Rather than increasing the number of staff, what if we reduced the amount of work done by the staff. The major bother for us was the difference between above-ground and ground-level activities. They were very different and doing one well (managing heavy baggage) automatically meant employees suffered when it came to engaging with customers. Who wants to work with sweaty and smelly employees?

Eventually we recommended this client form alliances with other low-cost carriers. This was at the time an unusual move but is now common. Therefore, the client would manage the above-ground activity for an alliance member and that member would manage the ground level work. In different hubs there were variations but in all, there was a splitting of work. This allowed the employees to focus on one activity and do it well. It also allowed the airlines to do everything as usual without adding more staff.

On an aside note, this idea off outsourcing selected functions worked so well that the client was able to reduce a sizable chunk of its workforce without impacting performance at all. In fact, delays decreased and customer satisfaction improved.

This goes to show the importance of critically evaluating constraints in a business problem.

 Benchmarking study’s idea that could cause significant damage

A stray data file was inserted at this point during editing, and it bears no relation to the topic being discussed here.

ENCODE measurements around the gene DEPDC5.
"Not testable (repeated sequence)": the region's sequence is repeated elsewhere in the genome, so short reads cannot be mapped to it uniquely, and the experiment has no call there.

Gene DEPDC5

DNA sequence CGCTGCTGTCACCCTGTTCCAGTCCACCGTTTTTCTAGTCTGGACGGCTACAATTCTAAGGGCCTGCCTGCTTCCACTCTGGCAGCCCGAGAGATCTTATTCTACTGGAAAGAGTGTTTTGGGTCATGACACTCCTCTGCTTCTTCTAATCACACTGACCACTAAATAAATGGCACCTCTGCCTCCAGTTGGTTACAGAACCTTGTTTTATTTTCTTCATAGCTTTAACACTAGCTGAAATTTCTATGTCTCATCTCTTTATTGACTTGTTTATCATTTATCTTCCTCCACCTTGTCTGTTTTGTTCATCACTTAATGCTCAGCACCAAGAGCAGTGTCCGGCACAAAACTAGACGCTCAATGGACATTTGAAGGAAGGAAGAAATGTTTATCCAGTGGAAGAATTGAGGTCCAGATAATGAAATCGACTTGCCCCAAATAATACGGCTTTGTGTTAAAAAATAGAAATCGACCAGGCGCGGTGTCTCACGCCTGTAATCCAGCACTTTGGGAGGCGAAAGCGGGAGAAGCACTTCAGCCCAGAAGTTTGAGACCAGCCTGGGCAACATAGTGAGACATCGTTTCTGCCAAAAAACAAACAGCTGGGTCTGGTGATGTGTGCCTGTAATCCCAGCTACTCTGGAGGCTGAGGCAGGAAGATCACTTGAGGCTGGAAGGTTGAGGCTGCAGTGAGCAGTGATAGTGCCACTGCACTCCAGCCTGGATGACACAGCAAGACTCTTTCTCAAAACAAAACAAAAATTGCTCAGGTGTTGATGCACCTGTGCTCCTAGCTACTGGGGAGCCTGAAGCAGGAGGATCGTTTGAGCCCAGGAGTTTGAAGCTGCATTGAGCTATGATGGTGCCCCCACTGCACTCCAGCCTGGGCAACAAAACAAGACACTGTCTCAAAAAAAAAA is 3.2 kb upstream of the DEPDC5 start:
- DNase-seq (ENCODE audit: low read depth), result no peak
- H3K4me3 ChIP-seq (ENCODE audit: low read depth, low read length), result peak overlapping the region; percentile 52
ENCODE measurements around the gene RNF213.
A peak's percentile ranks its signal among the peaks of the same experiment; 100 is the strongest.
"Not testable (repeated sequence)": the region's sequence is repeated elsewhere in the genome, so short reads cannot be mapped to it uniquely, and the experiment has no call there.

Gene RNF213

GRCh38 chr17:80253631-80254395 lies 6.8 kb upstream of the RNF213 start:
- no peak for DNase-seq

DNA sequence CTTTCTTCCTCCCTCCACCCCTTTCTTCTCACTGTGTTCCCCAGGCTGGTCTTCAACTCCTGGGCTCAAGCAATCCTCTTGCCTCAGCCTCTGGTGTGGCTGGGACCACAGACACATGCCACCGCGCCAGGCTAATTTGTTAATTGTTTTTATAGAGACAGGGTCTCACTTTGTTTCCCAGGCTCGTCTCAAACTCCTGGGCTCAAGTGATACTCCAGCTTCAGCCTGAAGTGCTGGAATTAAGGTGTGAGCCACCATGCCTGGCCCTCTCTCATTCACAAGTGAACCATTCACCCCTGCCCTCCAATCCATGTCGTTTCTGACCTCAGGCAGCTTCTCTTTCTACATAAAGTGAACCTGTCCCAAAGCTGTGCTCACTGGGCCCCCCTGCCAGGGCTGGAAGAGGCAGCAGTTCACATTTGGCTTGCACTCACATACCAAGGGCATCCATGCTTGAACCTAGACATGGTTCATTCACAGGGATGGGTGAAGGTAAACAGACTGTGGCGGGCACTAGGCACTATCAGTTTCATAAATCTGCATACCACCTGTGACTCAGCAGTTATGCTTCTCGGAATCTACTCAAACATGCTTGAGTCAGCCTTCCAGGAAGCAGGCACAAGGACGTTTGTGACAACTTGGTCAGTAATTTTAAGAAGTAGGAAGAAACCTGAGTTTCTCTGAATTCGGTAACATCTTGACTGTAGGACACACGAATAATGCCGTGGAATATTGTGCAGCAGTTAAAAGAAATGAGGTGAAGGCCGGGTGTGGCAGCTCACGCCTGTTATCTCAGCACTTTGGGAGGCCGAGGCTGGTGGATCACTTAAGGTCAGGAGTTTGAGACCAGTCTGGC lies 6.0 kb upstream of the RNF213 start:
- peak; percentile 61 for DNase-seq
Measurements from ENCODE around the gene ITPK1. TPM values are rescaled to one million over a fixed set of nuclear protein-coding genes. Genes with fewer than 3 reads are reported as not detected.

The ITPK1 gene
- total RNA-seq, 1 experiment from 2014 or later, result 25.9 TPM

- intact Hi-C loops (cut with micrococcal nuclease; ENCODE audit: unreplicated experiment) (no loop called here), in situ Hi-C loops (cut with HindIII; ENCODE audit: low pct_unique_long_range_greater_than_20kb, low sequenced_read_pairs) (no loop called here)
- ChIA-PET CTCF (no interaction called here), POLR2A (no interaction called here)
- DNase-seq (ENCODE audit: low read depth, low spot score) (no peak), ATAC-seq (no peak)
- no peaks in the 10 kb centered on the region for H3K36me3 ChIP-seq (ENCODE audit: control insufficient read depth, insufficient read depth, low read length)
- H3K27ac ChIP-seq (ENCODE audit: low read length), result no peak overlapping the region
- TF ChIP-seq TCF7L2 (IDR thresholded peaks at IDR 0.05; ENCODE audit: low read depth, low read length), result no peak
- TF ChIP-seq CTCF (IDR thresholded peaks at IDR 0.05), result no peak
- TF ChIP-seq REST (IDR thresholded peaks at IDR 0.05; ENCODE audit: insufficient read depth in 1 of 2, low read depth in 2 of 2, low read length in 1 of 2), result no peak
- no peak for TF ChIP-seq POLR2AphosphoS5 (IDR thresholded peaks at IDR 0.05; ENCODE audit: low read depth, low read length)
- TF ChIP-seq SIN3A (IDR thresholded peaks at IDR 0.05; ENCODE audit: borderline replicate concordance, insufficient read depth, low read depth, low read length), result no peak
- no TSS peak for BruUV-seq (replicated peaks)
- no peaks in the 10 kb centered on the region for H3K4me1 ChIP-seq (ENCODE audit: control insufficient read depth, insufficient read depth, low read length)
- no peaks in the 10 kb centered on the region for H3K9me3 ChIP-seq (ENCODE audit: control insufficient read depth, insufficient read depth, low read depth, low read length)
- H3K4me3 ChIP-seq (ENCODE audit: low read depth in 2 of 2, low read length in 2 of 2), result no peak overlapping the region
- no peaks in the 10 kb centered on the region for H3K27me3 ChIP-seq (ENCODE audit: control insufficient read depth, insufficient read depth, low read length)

The external benchmarking firm also provided one piece of analyses which would have a profound effect on the client if it were implemented. The analyses showed that the client was unlikely to receive berths at the major airports if it went ahead and bought the largest Airbuses available. The provider was recommending that the client bought smaller planes since they stood a greater chance of getting berths at the older terminals at the major hubs.

Doing this would have a profound impact on the client’s economics. Larger planes have much greater fuel economy. Giving this up would dramatically impact the clients financial strategy. Not to mention wreak havoc with all the planning for the larger planes. There were also no guarantees that the client would be granted the berths in the older terminals.